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  1. #1
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    Bullet drop

    I adjusted my EOTECH scope at 25 yds due to the limitations of the in door range. I am going to go to an out door range this weekend to test out my PS90 at 100 yards. What type of scope adjustment must I do, if any. Is there much of a bullet drop in the 5.7x28mm.


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    Re: Bullet drop

    Quote Originally Posted by spisam
    I adjusted my EOTECH scope at 25 yds due to the limitations of the in door range. I am going to go to an out door range this weekend to test out my PS90 at 100 yards. What type of scope adjustment must I do, if any. Is there much of a bullet drop in the 5.7x28mm.
    Depends entirely on the round used. Bullet trajectory also plays a major role of 'where the hit' will be.

    (Edited to remove "heavier bullet will hit the ground faster than lighter bulets" - Doh! Where was my head).

    If you zero your firearm at 25 yds using a 40 grain bullet, using the same zero, a 28 gr bullet will hit slightly lower. A bullet, regardless of weight, will fall to the ground at the same rate of speed. However, a 28 gr bullet will travel farther down range than the 40 gr bullet before it falls the same distance due to its increased velocity (lighter bullet, faster rate of travel). The reverse is true due to the 28 gr bullet flying at a flatter trajectory at a 25 yd zero as far as hit zone is concerned from 25 yds to 100 yds.

    Thus, unless you provide more specifics, it is impossible to give accurate data at what the projectile ballistics will be once the projectile leaves the barrel.

    Example: If you zeroed at 25 yds using a 28 gr bullet and try to adjust to 100 yds using a 40 gr bullet, you may encounter several inches of drop from one distance to another. If you zeroed at 25 yds using a 40gr bullet and try to adjust to 100 yds using a 28 gr bullet, the drop will be substantially less. Remember also that the bullet travels in an arc. It increases altitude at first then decreases altitude (this is because the barrel is in a slightly upward angle instead of being parallel to the ground) while the same force of gravity is working on the projectile.

    50 yards



    100 yards


    Best thing to do is to re zero at 100 yds and write down the changes made to you can zero back to 25 yds for indoor use. Whatever the outcome, the hit distance elevation change from 25 yds to 100 yds will still be on paper so adjust as you go.

    This does not even take into effect the distance of the sight elevation from the barrel line of sight. The above graphs were compiled using the 'stock' sighting systems.
    "We hang the petty thieves and appoint the great ones to public office." - Aesop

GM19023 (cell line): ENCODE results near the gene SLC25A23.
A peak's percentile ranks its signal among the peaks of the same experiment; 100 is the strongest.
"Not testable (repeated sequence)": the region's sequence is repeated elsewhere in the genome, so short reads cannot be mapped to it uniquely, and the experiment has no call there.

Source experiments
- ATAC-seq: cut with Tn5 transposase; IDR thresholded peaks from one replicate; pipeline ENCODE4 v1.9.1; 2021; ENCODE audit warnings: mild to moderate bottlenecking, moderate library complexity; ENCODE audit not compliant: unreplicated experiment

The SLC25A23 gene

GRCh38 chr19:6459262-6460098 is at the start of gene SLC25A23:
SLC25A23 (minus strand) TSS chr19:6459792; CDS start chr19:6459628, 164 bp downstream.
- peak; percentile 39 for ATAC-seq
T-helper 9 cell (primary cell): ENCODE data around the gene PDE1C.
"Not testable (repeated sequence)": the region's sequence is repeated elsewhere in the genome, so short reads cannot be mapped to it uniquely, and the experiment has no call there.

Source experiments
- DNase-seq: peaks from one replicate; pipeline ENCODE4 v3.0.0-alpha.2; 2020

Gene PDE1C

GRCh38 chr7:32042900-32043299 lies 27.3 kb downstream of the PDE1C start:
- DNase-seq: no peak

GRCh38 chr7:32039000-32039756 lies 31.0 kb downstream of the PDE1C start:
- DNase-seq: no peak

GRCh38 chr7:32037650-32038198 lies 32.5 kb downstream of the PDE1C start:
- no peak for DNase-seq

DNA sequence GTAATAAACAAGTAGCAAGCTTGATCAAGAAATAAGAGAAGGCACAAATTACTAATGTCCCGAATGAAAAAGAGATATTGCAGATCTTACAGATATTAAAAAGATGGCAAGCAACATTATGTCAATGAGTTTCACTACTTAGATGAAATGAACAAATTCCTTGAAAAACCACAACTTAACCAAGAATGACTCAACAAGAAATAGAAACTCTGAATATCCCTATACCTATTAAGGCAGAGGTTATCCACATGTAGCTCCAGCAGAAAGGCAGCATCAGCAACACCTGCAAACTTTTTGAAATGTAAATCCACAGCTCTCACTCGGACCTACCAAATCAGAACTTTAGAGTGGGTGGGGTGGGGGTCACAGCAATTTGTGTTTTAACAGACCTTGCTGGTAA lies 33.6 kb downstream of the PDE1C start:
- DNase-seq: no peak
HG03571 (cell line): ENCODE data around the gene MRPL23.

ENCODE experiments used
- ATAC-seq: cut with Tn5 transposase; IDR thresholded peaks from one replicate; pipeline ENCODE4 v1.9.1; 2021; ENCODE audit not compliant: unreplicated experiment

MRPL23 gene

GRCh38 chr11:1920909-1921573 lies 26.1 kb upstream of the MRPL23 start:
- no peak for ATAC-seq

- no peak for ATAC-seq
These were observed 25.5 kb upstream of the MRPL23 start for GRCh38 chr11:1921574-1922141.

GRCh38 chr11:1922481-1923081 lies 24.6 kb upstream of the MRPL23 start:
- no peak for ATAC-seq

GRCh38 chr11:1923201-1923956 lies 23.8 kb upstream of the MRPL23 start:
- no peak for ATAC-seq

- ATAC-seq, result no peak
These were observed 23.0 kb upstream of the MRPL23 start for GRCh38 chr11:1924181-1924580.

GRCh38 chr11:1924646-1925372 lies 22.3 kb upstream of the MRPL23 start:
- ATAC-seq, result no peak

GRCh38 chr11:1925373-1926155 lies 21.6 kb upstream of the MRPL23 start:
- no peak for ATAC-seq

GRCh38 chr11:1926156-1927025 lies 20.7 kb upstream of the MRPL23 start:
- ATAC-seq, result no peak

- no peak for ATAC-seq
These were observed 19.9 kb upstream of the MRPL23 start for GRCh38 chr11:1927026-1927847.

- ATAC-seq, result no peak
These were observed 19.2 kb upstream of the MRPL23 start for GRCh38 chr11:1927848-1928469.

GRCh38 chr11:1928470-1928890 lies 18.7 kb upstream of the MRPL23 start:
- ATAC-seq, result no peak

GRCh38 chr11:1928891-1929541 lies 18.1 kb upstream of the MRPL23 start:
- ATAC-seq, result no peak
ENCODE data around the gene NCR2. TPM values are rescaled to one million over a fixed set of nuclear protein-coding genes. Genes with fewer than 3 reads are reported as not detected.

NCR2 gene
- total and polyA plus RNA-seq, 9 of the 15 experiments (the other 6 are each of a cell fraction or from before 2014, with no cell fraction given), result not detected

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    If your sight is far enough above the barrel, then having zeroed at 25 yards, you may find the POI is actually higher at 100 yards.

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    Thanks for the info.

    I am using the 5.7x28mm, SS197, 40 grain, blue tip

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    weight v gravity

    I thought gravity on earth was the same regardless of weight.
    heavy and light things fall at the same rate, its just the muzzle velocity and air resistance that determines the actual lengths of fall or am I wrong, Im not a physicist, just from high school.?

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    Re: weight v gravity

    Quote Originally Posted by mraxiomatic
    I thought gravity on earth was the same regardless of weight.
    heavy and light things fall at the same rate, its just the muzzle velocity and air resistance that determines the actual lengths of fall or am I wrong, Im not a physicist, just from high school.?
    +1

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    so I just went thru this exercise on my PS90 with a Burris fastfire mounted to the front of the rail.
    I had it zeroed at 25 but I didn't like the results, then I sighted it in at 100 but still didn't like the results, too much variance between 25yr and 150yd.
    so I went with the 50yd zero, I find that works best for the this type of rifle.

    I wish I had seen these graphs it would have made life easier.
    Basically now at a 50yd zero, 100yd POI is about 1.5" high, so I put the red dot about 1.5" lower than where I want it to hit.
    Inverse for a 25yd POI, I just put the red dot about 1.5" higher than where I want it to hit.
    My eyes aren't good enough to see a target at 150 without contacts or glasses which I don't wear at the range, but it's like 1/2" or so low.

    all on SS197

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    Quote Originally Posted by reapur
    I wish I had seen these graphs it would have made life easier.
    We've been posting them on here for years.

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    Re: weight v gravity

    Quote Originally Posted by mraxiomatic
    I thought gravity on earth was the same regardless of weight.
    heavy and light things fall at the same rate, its just the muzzle velocity and air resistance that determines the actual lengths of fall or am I wrong, Im not a physicist, just from high school.?
    Don't know where my head was that morning. Stated something in the first sentence which was wrong and then stated the accurate fact almost immediately after. So for clarity, I removed the offending statement in the original post.
    "We hang the petty thieves and appoint the great ones to public office." - Aesop

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